It was 50 years ago this month that IBM released the first modern mainframe, the System/360. The System/360 was notable for being the first series of systems built with interchangeable parts, rather than being custom-built. It’s also notable because its direct descendants are still in production: In the 1970s, it became the System/370, the System/390 in the 90s, and the z series today. The systems originally ranged from 1 MHz to 50 MHz in speed, and came with anywhere from 8 KB to 8 MB of RAM. To put that in perspective, the low-end model was comparable in power to an early Apple II desktop computer from 1977, and the high-end model was comparable in power to the 486 PCs we ran Windows 3.1 on in the 1993-94 timeframe. Or you could compare it to one of my souped-up Amigas, if you prefer (I do). But the same software that ran on the low-end model would run on the high-end model, and there’s a pretty good chance that software from the 1960s will run on a modern Z series mainframe today, with little to no modification.

Twenty years ago this architecture was supposed to be on its way out, but it never really went away. IBM keeps modernizing it, so I expect z/OS has a long life ahead of it. It’s entrenched, and when technology gets entrenched, there’s no getting rid of it.

There isn’t much new, young mainframe expertise in training these days, and it turns out there are certain jobs that mainframes do better than smaller PCs do. Most large companies have at least one mainframe, and it’s not going anywhere, but the people who can care for it and feed it are retiring fast. If you want some job security, you can do a lot worse than learning everything you can about IBM Z series mainframes in addition to the other things you know.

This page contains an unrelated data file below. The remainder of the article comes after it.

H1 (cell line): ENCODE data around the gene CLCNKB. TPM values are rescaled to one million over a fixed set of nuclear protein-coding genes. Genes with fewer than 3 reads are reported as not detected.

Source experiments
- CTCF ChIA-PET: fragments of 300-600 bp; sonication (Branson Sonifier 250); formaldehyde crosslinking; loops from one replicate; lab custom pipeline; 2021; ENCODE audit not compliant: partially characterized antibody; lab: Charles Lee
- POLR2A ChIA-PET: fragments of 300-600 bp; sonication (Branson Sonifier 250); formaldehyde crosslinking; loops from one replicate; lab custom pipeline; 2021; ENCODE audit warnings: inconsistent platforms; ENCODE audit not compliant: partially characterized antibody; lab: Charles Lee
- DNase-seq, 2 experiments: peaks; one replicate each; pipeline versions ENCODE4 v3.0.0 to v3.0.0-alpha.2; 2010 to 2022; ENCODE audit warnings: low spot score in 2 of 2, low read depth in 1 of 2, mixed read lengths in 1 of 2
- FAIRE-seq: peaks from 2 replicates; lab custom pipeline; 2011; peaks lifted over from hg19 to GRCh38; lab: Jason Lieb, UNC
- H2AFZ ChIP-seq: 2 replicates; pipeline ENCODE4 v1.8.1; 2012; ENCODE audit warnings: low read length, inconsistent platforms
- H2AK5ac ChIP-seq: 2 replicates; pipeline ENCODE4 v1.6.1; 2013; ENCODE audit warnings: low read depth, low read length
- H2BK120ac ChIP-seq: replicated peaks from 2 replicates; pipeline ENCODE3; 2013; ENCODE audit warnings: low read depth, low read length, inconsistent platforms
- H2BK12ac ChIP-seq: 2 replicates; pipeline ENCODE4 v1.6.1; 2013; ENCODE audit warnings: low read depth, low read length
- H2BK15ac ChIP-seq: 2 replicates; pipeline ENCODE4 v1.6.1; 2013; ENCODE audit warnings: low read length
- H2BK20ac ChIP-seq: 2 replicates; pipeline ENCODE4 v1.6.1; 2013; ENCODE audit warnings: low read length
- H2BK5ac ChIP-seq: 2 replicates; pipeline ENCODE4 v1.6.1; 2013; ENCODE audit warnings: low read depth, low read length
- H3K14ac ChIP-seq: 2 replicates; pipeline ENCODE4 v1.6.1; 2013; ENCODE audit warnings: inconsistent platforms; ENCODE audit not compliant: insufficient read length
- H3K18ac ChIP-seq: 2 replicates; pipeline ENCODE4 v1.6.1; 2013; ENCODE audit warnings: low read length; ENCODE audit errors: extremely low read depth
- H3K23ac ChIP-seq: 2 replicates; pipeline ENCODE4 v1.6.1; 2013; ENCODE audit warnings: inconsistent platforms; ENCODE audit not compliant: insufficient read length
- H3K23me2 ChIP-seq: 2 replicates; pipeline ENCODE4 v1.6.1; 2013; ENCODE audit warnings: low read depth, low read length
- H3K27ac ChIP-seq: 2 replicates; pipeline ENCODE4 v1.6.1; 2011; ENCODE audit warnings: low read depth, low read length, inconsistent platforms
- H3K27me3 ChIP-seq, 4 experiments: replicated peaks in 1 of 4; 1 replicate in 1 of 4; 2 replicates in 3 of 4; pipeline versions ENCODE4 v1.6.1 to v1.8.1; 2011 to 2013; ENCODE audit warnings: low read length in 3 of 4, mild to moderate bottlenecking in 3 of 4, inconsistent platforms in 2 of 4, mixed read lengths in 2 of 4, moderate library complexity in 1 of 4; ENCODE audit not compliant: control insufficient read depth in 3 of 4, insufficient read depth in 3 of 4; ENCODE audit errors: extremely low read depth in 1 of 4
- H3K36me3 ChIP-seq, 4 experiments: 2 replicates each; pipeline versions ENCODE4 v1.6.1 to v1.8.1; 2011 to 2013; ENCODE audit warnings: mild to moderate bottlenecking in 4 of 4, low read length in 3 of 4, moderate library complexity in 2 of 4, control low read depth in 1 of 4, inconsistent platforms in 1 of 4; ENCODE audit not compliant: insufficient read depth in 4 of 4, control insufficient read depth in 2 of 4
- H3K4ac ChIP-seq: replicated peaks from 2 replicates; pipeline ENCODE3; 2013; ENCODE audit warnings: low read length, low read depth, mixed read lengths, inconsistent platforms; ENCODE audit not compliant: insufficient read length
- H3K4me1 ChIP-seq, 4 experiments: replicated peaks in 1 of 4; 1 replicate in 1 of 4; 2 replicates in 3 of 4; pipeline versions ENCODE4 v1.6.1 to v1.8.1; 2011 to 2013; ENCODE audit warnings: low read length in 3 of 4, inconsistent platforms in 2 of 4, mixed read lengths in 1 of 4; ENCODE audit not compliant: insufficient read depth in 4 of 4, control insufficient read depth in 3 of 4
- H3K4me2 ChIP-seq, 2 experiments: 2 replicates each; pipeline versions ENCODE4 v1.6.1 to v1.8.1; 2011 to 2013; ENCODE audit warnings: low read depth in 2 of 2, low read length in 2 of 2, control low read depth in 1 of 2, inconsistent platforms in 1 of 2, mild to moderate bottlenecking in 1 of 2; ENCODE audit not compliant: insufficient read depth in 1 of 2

My greatest estate find

If you’ve been reading this blog for a few years, you know I kind of like trains. But my favorite way to buy them isn’t to buy them at a train store. I like to buy them from estates.

One week, I spotted a few late-production Marx 6-inch cars and a plastic locomotive in an estate ad. I tallied up $30 worth of trains in the picture, and figured I’d be lucky if they asked $60 for it. But I decided to take another look at the picture,  just in case.

This wasn’t an ordinary train.Read More »My greatest estate find

Another perspective on Y2K

Rob O’Hara stumbled across a stash of Y2K survivalist magazines and wrote about it. I wasn’t going to be surprised if there were some minor glitches, but I wasn’t expecting the apocalypse. I withdrew a couple hundred bucks from the bank a few days in advance and filled my bathtub with water the night before, so I would have a supply of money and water to tide me over if some glitch interrupted either of them for a day or two.

In late 1999, a lot of people said I was being reckless. Today, people think I was being excessively paranoid. It’s funny how perspectives change.Read More »Another perspective on Y2K

I don’t think this basement layout abandoned since 1967 is necessarily a tragedy

A query appeared on one of the train forums and has slowly spread through several discussion groups I’m aware of, regarding a 2-rail O scale train layout, built by a hobbyist in the 1950s and 1960s, who died in 1967. The layout sat for 45 years, and now someone has approached a couple of hobbyists about possibly liquidating it.

Of course, lots of armchair pundits have their own ideas about what should have happened to that layout in 1967, when the builder died.

Read More »I don’t think this basement layout abandoned since 1967 is necessarily a tragedy

A Christmas tree train on a budget

If you want a train for under your Christmas tree but don’t have a lot of money to spend, here’s how to find one and what to ask for.

Find a store that deals in used Lionel trains, or find a local hobbyist. Search Craigslist or your newspaper classifieds for an ad stating, “I buy electric trains.” I’ll let you in on a secret: most people who buy trains also resell them, because people who buy trains eventually end up with far more than they’ll ever use.

Once you locate a reseller, here’s what to ask for.

Read More »A Christmas tree train on a budget